Punishment in Educational Institutions | The Daily Star
12:00 AM, December 18, 2018 / LAST MODIFIED: 12:06 AM, December 18, 2018

Law through the lens

Punishment in Educational Institutions

Children are very precious to their parents. However, in reality, parents and teachers who act in loco parentis continue to punish children with corporal and psychological torture. In our school, corporal and psychological punishment refer to the intentional application of the physical and psychological pain as the way of bringing discipline in the behavior of students. Many schools think that physical and psychological punishment is an efficacious method of training and discipline. Therefore the parents and teachers are not ready to recognize this kind of conduct as child abuse.

According to the information of Bangladesh Shishu Adhikar Forum (BSAF), in the first six months of the last year, 41 children became victims of physical abuse in educational institutions. In first six months of this year, the number is 69. While corporal punishment is visible, psychological punishment can hardly be identified and dealt with. In our society, isolation, threats, humiliation often escape detection and because of that these conducts are usually not considered as child abuse. Nevertheless, psychological punishment is equally harmful as corporal punishment, and this type of activity is also an infringement of children's rights. If a student insulted by their teacher in front of other students or people, they might find that difficult to accept. If a student disciplined through corporal punishment, they will retain that in their minds and remain indignant and resentful for a long period. No doubt, this will also confine their natural development.

According to 'Universal Declaration of Human Rights' (article 5) and 'International Covenant on Civil and Political Rights' (article 7), no one shall be subjected to torture or to cruel, inhuman or degrading treatment or punishment. Bangladesh is a member state of UN Convention on the Rights of the Child and Article 19 of this convention gives children the right to be protected from being hurt and mistreated, physically and mentally. Article 37 states that no one is allowed to punish children in a cruel or harmful way even if he or she break the law while Article 28 strictly prohibits the use of any violence in school. Moreover, the school administration has to take into consideration the dignity of children while taking disciplinary actions.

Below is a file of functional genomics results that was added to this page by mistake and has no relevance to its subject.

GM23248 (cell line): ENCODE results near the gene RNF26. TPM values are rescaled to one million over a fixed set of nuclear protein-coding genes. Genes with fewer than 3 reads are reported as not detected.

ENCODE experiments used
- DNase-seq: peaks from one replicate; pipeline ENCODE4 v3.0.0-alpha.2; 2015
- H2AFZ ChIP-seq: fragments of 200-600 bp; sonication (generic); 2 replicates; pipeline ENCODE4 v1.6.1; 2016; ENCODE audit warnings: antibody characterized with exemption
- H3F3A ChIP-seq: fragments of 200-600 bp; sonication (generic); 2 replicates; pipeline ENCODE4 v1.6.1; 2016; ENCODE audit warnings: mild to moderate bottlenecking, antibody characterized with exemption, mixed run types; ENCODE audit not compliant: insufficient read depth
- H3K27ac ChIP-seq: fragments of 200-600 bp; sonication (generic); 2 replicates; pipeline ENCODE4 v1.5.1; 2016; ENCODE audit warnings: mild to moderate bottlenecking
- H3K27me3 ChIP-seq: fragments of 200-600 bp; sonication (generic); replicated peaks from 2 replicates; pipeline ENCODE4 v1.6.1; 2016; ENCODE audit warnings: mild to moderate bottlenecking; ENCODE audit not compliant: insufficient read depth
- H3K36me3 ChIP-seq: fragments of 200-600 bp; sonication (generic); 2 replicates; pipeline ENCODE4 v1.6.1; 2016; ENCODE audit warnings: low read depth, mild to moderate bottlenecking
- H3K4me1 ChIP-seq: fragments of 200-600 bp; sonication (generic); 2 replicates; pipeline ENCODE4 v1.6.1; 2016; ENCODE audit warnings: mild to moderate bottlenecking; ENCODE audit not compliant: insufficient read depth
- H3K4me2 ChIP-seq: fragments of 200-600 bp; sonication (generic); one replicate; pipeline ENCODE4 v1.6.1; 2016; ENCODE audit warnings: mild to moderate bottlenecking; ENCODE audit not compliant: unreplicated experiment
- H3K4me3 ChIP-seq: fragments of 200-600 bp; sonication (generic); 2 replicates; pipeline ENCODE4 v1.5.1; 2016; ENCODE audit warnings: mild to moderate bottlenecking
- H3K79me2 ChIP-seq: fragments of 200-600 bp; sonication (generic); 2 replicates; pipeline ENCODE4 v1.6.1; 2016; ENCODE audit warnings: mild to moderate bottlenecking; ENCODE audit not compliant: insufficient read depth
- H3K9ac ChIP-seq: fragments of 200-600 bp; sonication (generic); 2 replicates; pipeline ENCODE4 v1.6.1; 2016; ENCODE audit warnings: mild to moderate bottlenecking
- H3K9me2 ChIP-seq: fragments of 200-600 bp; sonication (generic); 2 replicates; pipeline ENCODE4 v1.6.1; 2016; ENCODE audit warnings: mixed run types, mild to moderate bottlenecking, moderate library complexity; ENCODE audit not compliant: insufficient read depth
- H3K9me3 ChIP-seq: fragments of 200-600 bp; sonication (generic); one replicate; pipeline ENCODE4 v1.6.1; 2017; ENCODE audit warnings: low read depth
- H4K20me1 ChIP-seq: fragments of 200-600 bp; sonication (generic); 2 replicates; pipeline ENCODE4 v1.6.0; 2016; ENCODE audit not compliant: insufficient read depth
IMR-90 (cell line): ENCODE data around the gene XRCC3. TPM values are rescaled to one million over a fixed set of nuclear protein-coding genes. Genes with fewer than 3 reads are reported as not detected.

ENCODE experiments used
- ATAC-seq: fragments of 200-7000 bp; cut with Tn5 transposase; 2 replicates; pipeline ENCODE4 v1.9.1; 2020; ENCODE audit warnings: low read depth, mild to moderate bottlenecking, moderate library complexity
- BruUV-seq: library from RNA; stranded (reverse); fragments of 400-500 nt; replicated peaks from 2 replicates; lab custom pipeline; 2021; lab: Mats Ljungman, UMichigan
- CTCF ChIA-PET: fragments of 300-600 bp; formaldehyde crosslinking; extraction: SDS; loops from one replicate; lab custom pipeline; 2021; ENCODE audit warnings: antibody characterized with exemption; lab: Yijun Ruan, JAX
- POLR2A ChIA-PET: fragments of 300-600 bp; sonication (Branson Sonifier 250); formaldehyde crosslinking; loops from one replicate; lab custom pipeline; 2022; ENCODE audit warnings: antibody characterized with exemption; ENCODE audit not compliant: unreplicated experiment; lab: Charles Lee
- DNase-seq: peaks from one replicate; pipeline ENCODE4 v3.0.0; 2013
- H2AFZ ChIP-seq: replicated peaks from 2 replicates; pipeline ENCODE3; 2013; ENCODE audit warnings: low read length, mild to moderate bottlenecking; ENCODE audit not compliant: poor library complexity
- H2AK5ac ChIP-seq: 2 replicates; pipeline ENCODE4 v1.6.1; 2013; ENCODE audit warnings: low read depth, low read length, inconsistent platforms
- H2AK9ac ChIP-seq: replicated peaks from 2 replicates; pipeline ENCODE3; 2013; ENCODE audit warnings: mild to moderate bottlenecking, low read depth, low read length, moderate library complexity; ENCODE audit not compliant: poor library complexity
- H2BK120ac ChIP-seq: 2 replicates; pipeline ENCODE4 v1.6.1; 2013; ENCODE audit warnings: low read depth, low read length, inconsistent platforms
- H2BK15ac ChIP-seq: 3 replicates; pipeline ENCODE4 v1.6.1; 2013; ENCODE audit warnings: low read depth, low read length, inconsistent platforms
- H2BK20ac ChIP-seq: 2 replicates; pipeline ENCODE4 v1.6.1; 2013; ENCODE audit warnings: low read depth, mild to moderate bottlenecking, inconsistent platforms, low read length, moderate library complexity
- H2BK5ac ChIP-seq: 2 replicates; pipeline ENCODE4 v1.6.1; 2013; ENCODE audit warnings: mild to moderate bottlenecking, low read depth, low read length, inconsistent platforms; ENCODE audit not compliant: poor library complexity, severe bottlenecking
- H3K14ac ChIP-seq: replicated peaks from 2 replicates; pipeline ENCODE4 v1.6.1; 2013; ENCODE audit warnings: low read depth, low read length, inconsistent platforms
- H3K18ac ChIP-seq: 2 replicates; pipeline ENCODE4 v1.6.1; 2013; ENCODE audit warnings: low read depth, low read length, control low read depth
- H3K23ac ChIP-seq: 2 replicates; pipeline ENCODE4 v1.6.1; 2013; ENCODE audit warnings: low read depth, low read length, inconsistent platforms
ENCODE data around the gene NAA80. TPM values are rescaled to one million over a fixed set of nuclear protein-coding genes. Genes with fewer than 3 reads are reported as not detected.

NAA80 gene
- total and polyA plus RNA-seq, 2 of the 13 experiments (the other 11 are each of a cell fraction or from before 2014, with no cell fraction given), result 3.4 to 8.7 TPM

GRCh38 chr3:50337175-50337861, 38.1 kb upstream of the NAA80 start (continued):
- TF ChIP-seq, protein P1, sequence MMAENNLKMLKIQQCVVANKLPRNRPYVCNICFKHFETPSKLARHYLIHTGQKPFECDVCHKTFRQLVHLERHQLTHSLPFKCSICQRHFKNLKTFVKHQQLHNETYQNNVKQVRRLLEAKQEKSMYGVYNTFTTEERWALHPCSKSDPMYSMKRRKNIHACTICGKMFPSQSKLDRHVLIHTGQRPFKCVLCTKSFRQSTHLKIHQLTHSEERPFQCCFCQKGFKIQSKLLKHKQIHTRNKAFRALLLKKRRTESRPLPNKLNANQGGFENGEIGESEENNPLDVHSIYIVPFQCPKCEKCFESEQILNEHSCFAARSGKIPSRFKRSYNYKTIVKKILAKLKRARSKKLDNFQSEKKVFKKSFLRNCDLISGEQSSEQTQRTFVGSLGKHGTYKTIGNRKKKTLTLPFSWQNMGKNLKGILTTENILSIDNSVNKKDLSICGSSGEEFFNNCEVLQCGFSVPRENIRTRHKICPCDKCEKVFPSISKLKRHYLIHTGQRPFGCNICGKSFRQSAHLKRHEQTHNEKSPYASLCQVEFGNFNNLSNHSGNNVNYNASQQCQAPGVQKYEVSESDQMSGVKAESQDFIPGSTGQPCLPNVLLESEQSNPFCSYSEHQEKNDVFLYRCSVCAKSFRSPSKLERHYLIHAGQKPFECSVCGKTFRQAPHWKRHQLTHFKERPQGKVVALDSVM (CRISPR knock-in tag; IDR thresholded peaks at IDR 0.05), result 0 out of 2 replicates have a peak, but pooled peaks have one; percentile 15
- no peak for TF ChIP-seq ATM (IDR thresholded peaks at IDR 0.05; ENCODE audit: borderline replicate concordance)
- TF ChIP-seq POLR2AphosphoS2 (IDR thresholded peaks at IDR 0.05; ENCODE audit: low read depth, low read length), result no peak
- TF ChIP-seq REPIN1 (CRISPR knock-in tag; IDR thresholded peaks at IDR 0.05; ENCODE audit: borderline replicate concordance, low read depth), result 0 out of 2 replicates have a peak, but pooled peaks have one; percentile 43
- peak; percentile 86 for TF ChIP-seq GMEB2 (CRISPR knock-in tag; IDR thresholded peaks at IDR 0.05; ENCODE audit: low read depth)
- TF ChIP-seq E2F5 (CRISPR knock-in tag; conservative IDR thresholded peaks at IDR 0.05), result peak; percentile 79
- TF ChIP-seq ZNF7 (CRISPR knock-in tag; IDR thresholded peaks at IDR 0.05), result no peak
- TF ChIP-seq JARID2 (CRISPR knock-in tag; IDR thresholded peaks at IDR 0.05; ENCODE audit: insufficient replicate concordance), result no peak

In 2010, Bangladesh Legal Aid and Services Trust (BLAST) and Ain O Salish Kendro (ASK) filed litigation to stop cruel punishment of children in educational institutions. On 13th January 2011, the High Court division delivered its judgment and held that, physical and psychological punishment in educational institutions is basic violation of children's rights, in particular of their fundamental rights guaranteed under Article 27, 31, 32, and 35(5) of the constitution of Bangladesh and also of the state's international obligations under the Convention on the Rights of the Child. In compliance with this judgment, the Education Ministry issued the 'Guidelines for the Prohibition of Corporal and Psychological Punishment of Students in Educational Institution 2011'. These guidelines characterize and define the nature of the forbidden physical and psychological punishments and penalize any behavior in conflict with these guidelines by teachers or others.

Unfortunately, there is no specific prohibition in state legislation regarding physical and psychological punishment in educational institutions. Children Act, which was enacted in 2013, doesn't have any provision against the physical and psychological punishment in educational institutions but according to section 70 of this Act, if any person with custody, charge or care of any child assaults, abuses, neglects, forsakes, abandons them then that person will be deemed to have committed an offense under this Act. The penalty for this offense is imprisonment for up to five years or a fine of up to one lakh taka or both.

 

The writer is a Legal Intern at Bangladesh Legal Aid and Services Trust (BLAST).

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